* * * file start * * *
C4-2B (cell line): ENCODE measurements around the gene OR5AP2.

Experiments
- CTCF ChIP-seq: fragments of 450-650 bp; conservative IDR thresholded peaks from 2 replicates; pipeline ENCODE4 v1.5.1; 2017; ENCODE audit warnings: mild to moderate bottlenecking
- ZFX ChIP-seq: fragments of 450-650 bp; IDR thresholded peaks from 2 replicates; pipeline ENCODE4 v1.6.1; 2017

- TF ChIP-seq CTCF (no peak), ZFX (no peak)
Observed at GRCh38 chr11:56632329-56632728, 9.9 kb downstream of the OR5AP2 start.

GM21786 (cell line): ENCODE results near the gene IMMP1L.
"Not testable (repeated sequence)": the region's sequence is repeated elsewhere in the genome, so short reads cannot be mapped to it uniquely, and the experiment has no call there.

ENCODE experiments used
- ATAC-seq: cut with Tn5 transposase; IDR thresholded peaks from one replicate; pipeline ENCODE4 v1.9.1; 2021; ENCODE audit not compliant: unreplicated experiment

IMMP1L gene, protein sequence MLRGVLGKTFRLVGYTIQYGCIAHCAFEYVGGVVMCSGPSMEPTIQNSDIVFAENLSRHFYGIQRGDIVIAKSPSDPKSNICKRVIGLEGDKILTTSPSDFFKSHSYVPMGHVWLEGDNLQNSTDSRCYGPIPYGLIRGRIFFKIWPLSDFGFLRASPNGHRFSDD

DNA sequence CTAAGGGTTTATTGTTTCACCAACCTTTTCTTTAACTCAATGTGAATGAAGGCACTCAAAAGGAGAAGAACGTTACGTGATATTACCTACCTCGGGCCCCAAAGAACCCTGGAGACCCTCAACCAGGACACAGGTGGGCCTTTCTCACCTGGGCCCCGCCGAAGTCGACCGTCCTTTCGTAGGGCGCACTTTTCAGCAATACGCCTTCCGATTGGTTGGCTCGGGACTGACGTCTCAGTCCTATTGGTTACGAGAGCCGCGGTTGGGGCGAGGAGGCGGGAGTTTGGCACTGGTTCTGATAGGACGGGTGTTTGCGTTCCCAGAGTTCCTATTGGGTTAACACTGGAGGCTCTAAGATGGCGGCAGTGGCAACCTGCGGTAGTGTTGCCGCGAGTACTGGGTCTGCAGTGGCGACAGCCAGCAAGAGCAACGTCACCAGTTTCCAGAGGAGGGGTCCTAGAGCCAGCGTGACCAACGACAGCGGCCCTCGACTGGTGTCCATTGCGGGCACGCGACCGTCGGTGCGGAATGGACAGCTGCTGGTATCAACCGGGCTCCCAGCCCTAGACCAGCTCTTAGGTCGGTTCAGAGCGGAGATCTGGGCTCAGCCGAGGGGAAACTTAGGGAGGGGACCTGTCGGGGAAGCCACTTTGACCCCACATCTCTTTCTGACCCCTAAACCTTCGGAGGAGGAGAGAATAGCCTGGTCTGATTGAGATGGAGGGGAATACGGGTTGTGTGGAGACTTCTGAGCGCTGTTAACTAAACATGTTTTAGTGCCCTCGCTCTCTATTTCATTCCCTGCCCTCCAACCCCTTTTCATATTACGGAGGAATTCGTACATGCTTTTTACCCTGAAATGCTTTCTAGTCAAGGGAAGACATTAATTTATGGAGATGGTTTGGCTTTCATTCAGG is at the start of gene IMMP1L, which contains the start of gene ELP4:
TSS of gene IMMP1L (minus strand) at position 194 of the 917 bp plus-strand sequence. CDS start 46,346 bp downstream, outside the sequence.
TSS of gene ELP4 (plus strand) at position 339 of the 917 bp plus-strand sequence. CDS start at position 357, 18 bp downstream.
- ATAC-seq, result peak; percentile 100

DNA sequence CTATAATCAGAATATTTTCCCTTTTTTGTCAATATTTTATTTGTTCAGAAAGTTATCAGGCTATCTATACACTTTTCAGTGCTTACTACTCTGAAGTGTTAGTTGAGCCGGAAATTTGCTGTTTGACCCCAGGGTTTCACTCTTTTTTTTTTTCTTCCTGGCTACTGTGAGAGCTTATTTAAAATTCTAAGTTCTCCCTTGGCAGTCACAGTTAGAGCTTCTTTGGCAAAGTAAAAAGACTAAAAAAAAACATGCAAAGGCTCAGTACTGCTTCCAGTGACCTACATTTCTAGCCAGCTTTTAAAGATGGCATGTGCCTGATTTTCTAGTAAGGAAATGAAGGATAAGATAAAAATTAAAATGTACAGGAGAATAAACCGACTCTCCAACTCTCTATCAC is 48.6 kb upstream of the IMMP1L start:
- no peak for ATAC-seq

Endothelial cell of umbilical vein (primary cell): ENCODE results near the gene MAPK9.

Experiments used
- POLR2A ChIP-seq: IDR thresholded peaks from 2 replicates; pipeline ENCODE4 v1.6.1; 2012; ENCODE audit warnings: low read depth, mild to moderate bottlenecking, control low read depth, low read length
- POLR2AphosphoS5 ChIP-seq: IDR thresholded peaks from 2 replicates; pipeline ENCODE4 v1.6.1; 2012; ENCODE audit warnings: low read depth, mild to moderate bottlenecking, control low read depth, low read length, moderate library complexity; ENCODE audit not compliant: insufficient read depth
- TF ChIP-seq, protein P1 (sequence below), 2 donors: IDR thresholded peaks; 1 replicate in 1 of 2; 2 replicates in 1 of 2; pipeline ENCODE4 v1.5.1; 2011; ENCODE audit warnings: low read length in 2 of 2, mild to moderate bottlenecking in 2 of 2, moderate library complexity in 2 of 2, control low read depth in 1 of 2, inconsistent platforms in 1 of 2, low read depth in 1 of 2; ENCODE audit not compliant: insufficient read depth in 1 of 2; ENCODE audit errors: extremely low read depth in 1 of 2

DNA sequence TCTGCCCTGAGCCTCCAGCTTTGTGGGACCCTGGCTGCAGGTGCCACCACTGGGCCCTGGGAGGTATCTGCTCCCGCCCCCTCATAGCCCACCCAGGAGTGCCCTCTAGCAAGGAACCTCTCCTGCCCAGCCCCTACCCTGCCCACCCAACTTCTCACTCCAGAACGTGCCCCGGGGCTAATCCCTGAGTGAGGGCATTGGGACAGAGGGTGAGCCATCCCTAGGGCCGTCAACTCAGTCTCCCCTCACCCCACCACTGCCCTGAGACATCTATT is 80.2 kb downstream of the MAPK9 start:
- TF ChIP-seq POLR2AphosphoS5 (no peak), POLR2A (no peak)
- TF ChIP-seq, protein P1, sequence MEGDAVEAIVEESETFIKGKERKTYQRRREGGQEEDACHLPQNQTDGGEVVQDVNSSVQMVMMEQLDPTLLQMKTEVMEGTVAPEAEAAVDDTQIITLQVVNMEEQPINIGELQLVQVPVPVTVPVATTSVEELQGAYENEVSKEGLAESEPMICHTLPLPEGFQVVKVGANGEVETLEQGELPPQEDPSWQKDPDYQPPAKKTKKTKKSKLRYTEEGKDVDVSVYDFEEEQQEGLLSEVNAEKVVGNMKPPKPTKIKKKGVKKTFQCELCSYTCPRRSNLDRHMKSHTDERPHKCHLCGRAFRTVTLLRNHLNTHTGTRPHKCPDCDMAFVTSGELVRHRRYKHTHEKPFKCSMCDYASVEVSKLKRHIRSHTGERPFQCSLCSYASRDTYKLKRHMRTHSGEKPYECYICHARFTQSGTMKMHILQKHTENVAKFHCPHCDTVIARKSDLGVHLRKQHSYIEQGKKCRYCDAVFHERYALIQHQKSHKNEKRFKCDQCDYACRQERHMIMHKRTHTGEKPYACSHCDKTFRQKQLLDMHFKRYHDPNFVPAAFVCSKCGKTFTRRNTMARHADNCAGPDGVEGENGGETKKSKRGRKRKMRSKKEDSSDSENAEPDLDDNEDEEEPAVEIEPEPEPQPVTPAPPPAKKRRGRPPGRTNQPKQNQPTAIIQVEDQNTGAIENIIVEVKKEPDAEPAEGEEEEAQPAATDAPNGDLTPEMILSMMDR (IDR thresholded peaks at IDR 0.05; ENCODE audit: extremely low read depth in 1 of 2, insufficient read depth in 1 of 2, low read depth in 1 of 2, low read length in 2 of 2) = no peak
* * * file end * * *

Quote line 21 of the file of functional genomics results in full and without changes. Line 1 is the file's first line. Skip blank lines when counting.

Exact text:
- POLR2AphosphoS5 ChIP-seq: IDR thresholded peaks from 2 replicates; pipeline ENCODE4 v1.6.1; 2012; ENCODE audit warnings: low read depth, mild to moderate bottlenecking, control low read depth, low read length, moderate library complexity; ENCODE audit not compliant: insufficient read depth